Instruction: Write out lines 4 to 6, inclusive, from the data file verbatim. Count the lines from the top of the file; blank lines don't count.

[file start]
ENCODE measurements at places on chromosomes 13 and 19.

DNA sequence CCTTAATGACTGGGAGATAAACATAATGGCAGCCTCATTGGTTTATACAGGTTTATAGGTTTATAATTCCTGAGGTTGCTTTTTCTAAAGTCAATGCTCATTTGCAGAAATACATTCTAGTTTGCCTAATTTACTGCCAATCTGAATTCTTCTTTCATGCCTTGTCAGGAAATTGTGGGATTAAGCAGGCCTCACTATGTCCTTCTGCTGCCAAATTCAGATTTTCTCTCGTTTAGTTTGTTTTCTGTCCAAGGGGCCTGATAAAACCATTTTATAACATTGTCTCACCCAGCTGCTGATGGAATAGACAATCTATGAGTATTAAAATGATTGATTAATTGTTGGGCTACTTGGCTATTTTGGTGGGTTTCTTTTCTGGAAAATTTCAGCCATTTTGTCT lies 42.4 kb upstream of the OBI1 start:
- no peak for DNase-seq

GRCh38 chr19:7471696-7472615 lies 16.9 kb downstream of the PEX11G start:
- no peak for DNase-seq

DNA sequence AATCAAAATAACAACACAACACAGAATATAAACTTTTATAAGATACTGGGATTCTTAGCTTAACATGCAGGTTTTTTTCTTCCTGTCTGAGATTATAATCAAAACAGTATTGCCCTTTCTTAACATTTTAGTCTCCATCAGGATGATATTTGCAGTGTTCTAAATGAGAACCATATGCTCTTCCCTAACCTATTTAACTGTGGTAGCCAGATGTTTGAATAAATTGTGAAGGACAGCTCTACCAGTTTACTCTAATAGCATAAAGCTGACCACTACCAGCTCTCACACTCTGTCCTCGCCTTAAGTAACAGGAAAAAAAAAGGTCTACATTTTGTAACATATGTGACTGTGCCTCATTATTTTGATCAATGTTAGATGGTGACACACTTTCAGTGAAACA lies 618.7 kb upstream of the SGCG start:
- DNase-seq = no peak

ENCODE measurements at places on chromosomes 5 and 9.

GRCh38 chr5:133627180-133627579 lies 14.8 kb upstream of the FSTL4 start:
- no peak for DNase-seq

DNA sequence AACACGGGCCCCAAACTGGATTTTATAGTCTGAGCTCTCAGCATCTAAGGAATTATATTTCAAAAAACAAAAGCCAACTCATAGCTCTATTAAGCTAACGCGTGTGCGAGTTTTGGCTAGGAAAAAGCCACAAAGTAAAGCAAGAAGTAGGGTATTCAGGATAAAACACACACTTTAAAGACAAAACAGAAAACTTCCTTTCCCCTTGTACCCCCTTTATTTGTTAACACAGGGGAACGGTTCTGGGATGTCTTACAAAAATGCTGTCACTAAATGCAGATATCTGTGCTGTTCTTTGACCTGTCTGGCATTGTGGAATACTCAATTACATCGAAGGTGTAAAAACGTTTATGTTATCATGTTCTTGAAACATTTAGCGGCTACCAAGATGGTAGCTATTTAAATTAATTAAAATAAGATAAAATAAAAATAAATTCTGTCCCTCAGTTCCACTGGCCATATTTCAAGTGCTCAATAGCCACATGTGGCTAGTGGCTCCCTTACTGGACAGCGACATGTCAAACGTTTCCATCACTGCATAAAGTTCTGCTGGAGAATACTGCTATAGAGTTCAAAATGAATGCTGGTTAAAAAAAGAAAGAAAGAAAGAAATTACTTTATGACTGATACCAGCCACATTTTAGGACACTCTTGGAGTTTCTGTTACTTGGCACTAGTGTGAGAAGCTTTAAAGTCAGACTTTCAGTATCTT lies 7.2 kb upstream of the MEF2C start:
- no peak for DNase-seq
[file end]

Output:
GRCh38 chr19:7471696-7472615 lies 16.9 kb downstream of the PEX11G start:
- no peak for DNase-seq

DNA sequence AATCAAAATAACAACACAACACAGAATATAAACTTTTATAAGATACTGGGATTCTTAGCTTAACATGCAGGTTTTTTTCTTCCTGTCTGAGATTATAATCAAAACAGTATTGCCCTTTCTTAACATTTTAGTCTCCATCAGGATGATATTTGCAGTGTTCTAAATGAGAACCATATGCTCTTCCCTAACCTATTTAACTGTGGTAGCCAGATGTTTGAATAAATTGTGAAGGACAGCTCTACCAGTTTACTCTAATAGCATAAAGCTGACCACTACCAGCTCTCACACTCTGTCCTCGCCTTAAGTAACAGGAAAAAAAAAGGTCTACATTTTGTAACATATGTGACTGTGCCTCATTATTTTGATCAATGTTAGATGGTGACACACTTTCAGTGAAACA lies 618.7 kb upstream of the SGCG start: